My 1st NYC Craft Show!
This Saturday I participated in my first craft show in New York City! I’ve wanted to do this for quite some time and, as fate would have it, I was given the opportunity to do so through my job at BurdaStyle.
The craft show was hosted by Artists and Fleas in Brooklyn’s McCarren Park. While the hubbub of the World Cup (which I just discovered is quite a big deal) made the park unusually quiet, there was a slow but steady stream of passersby that made it both enjoyable and even a little profitable! I’m so surprised, but I had about six sales, a great feat considering 1). my fear that I wouldn’t sell anything, 2). my lack of inexperience with craft markets (I had only participated in one before) and 3). the amount of foot traffic. I was also the rogue table of the bunch, with a wrinkled table cloth (which the show organizer graciously let me borrow), Nat King Cole blaring from my Fisher Price cassette player and just about every color in the rainbow mingling on my table. Luckily, all of the other participants were very nice and supportive, occasionally giving me change if I ran out, or allowing me to borrow their mirror since I forgot one (a necessity in hindsight, especially if you sell jewelry). The weather was certainly on my side too, a great thing since I did not have a tent either.
Still, in spite of my quirks, I’m so happy that people enjoyed the things I made. I even asked a few of my customers to pose with their new purchases:
I’m really excited to participate in another craft show again, but will certainly remember all of the lessons I learned with this one. Consider these tips if planning to sell your wares at a show:
- Have a partner – You really can’t do craft shows alone, especially outdoor ones. While you may be able to rely on a fellow seller to watch your things if you need to use the bathroom or simply take a break, if the market gets busy this is not a definite, nor safe, guarantee. Bring a friend along to keep you company and to be your necessary help. My friends Delwin and Shaun came to help me pack up and transport my things in the end, but in the morning I had to haul my table, my products and my supplies by myself, and was left exhausted and tired before the show even began. I’ll definitely not make that mistake twice.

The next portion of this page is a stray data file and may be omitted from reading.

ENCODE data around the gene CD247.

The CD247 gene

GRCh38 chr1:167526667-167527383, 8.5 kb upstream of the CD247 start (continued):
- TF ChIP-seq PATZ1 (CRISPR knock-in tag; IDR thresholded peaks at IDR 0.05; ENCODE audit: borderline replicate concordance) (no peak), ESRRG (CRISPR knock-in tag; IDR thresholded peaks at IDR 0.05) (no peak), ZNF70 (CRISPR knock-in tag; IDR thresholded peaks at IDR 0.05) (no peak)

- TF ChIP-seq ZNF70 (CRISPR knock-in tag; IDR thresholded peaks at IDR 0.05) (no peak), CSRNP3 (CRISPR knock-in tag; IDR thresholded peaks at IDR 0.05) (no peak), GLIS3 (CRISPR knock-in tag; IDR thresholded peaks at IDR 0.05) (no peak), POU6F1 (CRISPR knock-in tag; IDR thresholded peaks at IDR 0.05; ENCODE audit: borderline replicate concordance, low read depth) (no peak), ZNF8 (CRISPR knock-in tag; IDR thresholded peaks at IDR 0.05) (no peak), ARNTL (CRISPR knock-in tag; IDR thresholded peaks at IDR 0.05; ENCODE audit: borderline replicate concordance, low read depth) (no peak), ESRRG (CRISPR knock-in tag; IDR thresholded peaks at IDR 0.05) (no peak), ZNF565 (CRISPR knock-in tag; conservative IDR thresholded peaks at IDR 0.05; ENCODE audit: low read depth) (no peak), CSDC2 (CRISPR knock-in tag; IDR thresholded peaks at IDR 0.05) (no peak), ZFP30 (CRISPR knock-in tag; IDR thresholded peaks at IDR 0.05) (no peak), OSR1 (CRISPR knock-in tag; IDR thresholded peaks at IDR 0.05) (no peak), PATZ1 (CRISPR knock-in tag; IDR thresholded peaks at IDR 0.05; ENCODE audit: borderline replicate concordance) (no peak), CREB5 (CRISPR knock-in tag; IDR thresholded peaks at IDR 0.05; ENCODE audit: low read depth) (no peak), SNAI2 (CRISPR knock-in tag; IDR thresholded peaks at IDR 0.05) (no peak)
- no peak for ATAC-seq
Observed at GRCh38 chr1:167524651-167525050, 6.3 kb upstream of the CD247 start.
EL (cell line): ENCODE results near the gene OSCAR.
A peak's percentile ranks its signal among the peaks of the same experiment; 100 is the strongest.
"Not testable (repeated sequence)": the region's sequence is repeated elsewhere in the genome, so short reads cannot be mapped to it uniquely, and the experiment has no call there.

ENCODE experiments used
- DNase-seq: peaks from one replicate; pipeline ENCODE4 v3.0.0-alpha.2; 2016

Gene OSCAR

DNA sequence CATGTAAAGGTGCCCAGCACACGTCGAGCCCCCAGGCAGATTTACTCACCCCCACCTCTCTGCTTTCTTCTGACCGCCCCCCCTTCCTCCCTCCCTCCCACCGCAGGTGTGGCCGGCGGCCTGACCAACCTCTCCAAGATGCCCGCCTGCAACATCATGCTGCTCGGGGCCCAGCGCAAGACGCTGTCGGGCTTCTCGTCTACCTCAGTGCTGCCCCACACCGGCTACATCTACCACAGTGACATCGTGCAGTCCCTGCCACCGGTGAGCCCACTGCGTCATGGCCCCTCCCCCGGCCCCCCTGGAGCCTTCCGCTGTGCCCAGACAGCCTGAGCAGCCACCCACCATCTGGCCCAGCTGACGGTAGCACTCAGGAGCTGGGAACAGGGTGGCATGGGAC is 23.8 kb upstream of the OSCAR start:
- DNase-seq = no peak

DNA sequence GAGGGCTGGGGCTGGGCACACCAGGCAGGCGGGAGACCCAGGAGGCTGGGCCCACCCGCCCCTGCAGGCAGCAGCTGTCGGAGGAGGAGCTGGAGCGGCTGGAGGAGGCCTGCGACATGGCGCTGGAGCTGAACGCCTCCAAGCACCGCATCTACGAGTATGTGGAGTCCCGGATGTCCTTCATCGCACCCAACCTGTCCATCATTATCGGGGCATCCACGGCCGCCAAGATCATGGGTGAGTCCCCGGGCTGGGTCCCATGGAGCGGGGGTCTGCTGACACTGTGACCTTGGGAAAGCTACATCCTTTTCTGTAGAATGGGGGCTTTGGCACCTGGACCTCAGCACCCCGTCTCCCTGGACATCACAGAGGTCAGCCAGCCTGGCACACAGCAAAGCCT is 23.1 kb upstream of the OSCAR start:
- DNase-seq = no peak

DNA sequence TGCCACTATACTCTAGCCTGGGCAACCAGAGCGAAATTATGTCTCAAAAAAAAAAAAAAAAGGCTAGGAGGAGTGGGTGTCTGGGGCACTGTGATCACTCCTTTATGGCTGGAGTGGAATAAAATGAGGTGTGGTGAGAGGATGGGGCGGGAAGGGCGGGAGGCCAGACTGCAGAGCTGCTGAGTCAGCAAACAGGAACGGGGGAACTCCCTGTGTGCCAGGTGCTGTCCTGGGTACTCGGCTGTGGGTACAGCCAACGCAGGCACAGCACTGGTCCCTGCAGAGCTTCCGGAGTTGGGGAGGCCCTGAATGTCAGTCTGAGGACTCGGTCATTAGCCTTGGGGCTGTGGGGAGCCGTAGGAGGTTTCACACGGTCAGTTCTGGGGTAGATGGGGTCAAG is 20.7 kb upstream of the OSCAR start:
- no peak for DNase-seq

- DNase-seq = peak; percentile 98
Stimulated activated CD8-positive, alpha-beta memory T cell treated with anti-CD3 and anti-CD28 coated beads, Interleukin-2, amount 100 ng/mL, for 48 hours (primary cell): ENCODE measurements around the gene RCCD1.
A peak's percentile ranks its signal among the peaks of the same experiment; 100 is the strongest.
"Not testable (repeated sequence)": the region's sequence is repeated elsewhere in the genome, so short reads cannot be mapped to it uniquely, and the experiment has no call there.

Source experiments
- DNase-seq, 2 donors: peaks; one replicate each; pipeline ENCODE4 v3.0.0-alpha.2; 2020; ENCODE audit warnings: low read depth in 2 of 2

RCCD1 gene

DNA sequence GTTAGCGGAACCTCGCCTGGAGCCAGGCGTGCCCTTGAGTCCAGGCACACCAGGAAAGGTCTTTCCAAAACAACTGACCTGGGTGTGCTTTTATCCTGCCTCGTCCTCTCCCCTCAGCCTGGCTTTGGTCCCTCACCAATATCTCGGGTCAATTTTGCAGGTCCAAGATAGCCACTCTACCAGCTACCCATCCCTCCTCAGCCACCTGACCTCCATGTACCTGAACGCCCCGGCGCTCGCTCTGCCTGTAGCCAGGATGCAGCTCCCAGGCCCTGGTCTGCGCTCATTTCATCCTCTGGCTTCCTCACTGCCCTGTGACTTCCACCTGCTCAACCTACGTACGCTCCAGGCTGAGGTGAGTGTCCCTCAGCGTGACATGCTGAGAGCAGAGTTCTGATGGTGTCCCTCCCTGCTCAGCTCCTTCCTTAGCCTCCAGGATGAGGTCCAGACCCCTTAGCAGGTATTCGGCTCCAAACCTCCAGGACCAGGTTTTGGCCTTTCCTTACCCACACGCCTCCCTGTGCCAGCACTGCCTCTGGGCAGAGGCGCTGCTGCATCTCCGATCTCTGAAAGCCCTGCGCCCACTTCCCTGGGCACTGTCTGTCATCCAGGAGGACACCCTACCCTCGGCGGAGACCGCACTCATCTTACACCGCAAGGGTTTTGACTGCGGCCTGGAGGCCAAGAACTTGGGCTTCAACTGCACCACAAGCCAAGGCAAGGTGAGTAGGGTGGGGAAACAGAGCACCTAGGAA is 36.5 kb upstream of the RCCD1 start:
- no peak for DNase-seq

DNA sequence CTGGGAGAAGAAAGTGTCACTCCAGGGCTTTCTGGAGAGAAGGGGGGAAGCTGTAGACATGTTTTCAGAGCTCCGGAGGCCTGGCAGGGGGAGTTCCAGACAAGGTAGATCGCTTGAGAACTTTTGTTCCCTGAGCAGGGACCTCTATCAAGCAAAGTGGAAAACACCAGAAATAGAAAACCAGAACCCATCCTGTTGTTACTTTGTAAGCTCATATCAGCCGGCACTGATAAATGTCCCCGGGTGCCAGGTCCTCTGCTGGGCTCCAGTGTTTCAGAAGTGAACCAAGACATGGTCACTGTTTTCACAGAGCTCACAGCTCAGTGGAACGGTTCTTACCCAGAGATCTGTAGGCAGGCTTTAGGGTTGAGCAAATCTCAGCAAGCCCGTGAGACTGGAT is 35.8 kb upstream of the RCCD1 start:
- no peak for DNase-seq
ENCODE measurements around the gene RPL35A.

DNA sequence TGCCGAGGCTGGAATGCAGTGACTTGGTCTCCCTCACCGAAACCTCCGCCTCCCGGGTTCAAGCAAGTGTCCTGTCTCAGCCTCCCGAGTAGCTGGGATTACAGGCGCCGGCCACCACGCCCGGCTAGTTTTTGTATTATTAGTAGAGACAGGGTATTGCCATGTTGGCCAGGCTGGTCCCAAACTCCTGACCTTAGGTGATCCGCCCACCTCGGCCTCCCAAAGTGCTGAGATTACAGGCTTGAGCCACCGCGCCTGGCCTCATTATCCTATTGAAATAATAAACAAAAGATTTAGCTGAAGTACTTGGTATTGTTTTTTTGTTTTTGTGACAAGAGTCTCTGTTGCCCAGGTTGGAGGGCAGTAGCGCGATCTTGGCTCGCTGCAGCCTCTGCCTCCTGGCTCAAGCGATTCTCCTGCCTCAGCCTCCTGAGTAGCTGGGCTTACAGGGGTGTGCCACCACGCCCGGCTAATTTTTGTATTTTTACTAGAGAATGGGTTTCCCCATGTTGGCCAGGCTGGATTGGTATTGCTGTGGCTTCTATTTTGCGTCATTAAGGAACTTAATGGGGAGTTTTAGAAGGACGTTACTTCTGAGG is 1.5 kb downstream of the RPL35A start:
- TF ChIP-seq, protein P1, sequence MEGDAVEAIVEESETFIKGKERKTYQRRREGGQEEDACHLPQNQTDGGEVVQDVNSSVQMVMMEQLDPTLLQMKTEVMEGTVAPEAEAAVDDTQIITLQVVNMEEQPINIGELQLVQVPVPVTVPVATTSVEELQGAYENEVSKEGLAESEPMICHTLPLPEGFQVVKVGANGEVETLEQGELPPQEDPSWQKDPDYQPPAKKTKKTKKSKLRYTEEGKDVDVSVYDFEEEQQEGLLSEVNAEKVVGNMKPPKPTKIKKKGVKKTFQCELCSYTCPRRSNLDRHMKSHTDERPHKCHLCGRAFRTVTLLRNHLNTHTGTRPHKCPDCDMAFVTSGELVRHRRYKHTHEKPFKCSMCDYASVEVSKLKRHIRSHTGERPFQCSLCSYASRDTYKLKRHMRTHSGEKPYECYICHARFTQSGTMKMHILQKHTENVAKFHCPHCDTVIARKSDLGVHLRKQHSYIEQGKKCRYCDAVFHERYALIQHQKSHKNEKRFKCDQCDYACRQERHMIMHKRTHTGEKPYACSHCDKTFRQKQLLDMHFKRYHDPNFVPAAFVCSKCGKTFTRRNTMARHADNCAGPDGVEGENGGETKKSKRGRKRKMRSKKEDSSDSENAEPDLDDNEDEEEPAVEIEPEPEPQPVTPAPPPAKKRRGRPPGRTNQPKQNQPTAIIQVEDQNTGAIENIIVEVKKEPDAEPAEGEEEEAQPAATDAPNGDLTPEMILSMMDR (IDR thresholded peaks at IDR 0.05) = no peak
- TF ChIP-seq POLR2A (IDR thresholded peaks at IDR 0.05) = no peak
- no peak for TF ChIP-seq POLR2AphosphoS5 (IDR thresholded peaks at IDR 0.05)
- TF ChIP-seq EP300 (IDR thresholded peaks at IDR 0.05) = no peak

- Bring a mirror! – I can’t believe I completely missed this one. If you’re selling anything fashion or clothing-related, people want to see how it looks before they buy it — always. Have a mirror on-hand to ensure your potential customer that your product is a must-have.
- Bring Change. On two occasions I had to scramble around to find change for my customer. Not only is it incredibly unprofessional, it leaves other sellers at a disadvantage as they may need that change for a later sale. Bring a bunch of ones especially, but also fives and tens.
- Have a mailing list. – My mother reminded me of this when I was half-way through the market. Some people are not able to buy your products, but still may be interested in getting information about your business in the future. Keep them up-to-date on a regular basis to remind them how amazing your stuff is.
- Have business cards. – Business cards are a staple for establishing lasting connections with both your customers and your fellow sellers. Don’t leave home without them.
- Bring Snacks and Water – Having some body fuel handy is especially good on hot days, or shows that are too busy for you to leave and grab lunch. Some shows are also in the middle of nowhere, so it’s good to come prepared.
- Your prices should reflect your time and effort. While I think its good to be somewhat negotiable with prices (especially toward the end of the day), I made the mistake of being so eager to sell that I under-priced on some items. Keep a list of the value of each item on-hand. When it comes time bargain, I’d say don’t go lower than 20 percent. You really must pay yourself for your hard work.
So this is what I learned at my very first New York craft show. A fantastic experience, no doubt. Now on to show number two! :)